PREE was born out of the desire to be part of shaping the new, of providing an experimental, technologically savvy platform to elicit forms of writing emerging from the transformed scapes of the Caribbean, a postcolonial Caribbean not yet fully decolonized but one willing to participate in the global ebbs and flows that sometimes threaten to submerge us. Can we grab a passing wave and ride it with the dexterity and aplomb of the region’s musicians and athletes? Can we show that we are perfectly capable of following in their wake while surfing new Caribbean imaginaries built on the world handed down to us by earlier generations? What does the writerly gaze look like almost two decades into the 21st century? Is new writing illuminating the Creolescapes we occupy? Are there new horizons of readership and writership? Can the archipelago be written? In what tone of voice and in what accents do we write it? Can it be written as it’s spoken? These are some of the questions we hope to answer with each issue.

PREE started out with a few like-minded folk getting together in Kingston and deciding to undertake this editorial venture. Our intention was to expand the group when time permitted, to include others from the wider Caribbean and beyond and I would like to take this opportunity to introduce four new members to the editorial team: Anu Lakhan, a writer and editor from Trinidad; Ivette Romero one of the founders of the Repeating Islands blog; novelist and educator Donna Hemans and journalist and editor Yvonne Singh. More information about them can be found under The Team option in the menu. This is also a good point at which to thank Kei Miller, Jacqueline Francis and Lisa Outar for helping us review material.

The Caribbean literary landscape is fast evolving and we were happy to hear about the expansion of Bocas Litfest and its infrastructure from Nicholas Laughlin some months ago:

“The really big news from Bocas this year is that–as you may have heard–in March we moved to a new HQ in St. Clair, an entire building of our own, where we have a bit more working space but more important a dedicated event space for the first time. It fulfils a long-term master plan to establish a permanent writers’ centre in POS. We’ve done six or seven events there so far and are planning to work up to a schedule of three or four–launches, talks, performances, workshops–each month outside the festival season. So it’s a moment of great promise and challenge…. Exciting and daunting.”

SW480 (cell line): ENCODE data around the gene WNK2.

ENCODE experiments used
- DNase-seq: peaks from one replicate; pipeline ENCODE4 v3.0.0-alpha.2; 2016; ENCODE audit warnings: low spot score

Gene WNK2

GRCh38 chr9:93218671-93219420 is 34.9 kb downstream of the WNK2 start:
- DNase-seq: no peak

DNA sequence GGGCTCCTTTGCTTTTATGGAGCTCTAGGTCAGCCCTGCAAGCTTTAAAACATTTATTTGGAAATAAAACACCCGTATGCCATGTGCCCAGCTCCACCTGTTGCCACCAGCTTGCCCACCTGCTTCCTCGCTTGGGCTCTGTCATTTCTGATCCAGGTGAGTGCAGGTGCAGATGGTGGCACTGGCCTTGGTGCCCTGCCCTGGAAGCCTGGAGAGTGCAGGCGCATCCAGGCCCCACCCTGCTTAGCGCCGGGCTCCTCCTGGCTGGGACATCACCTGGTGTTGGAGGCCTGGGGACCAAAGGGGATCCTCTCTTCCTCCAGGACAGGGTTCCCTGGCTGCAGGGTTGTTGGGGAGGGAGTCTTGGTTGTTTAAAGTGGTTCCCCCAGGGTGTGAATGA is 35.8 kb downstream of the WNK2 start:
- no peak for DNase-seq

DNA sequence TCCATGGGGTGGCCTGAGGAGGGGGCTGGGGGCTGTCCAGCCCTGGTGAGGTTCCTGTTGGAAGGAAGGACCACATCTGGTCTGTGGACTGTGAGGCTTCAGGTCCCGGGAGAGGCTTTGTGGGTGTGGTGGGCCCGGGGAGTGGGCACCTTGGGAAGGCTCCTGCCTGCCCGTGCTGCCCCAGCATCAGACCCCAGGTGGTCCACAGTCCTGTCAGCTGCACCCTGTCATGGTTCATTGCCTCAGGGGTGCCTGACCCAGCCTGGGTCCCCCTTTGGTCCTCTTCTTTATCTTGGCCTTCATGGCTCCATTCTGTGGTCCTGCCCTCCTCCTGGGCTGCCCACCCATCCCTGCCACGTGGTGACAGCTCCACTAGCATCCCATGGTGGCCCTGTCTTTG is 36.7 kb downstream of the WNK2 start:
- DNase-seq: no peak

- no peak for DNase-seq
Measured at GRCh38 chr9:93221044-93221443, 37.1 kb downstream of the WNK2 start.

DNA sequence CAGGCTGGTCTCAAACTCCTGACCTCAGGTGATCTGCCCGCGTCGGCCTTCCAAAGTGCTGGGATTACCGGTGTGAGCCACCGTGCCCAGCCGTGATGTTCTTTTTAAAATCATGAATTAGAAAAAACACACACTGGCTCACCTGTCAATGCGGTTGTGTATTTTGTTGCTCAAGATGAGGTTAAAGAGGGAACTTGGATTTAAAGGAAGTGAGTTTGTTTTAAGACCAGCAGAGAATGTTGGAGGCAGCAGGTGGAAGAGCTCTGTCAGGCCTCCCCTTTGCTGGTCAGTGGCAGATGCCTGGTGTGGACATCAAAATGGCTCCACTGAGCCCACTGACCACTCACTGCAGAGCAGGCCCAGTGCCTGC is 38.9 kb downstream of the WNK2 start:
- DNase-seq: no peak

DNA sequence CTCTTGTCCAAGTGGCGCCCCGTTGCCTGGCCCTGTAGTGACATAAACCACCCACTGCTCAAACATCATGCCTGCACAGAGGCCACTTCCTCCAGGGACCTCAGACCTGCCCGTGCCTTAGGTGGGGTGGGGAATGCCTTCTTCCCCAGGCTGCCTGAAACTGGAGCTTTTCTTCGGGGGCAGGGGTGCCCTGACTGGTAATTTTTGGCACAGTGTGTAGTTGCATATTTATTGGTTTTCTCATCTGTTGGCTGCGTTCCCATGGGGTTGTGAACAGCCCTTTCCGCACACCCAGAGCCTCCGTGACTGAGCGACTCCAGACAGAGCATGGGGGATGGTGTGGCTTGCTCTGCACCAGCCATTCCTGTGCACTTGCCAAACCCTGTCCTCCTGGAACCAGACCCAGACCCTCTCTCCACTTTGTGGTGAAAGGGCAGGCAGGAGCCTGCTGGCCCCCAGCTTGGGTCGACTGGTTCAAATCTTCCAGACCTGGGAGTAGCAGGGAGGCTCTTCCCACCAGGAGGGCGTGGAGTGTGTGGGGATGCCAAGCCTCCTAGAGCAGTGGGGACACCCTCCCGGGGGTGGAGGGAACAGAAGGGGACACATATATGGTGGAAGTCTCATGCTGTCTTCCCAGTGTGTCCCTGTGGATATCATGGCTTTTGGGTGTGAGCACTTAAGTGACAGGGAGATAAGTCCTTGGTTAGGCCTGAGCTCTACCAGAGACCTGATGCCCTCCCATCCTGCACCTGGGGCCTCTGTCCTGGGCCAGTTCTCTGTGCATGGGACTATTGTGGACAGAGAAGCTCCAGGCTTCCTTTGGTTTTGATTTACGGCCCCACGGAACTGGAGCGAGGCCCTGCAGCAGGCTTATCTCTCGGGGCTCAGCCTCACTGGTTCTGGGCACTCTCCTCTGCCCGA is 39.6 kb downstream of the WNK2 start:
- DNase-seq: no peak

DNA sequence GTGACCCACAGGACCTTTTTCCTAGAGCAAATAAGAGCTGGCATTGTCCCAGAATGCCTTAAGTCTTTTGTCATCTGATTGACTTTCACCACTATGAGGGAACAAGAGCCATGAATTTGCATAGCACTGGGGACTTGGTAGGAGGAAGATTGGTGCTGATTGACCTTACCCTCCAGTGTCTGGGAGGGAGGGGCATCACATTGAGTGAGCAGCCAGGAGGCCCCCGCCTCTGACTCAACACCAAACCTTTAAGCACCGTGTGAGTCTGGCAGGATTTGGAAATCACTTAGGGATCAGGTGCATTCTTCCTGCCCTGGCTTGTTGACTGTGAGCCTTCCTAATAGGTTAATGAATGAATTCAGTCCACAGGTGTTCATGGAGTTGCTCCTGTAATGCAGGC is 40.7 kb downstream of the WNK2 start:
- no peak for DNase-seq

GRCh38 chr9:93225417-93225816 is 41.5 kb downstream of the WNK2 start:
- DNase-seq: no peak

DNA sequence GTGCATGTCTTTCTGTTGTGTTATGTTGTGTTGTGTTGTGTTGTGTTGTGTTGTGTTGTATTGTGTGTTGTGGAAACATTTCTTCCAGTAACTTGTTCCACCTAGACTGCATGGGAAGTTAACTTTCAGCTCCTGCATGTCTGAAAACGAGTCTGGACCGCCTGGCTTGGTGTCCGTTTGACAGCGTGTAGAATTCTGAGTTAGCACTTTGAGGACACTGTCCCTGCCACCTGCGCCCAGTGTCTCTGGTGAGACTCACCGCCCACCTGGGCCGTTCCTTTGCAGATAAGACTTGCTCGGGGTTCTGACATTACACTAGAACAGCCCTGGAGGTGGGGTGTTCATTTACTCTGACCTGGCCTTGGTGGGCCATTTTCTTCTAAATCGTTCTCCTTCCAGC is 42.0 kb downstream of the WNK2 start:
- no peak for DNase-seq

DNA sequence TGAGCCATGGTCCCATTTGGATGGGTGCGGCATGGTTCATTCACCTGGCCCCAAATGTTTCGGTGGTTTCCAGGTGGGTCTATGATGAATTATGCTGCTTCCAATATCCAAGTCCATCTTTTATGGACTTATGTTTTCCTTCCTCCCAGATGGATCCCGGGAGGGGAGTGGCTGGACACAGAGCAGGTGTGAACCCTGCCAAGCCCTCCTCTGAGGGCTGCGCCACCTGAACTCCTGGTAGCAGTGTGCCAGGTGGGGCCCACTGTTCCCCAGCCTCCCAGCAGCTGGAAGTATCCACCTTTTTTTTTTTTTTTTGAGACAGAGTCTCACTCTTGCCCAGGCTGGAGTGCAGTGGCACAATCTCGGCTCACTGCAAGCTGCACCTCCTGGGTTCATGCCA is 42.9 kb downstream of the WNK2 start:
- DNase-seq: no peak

These are exciting times indeed. As we await the launch of Marlon James’s new novel Black Leopard, Red Wolf, in February 2019, the region is poised to see one of its writers reach stratospheric new heights of critical and commercial success. The first in the Dark Star Trilogy, James’s new novel, billed as the African Game of Thrones, is likely to be sought after by major media networks for film and TV adaptations. Meanwhile the Norwegian publishers of A Brief History of Seven Killings hired 12 translators to work on the book giving each one a different character to translate. According to James, It was hilarious meeting all these people who kept introducing themselves by the “role” they played. “Velkommen, I am Josey Wales.”

As the world pressures the frontiers of translation to ensure they have access to good Caribbean writing we’re glad PREE is around to nurture future writing stars. Word is that one of the writers in CROSSROADS, our first issue, is being wooed by an agent who read her short story in PREE.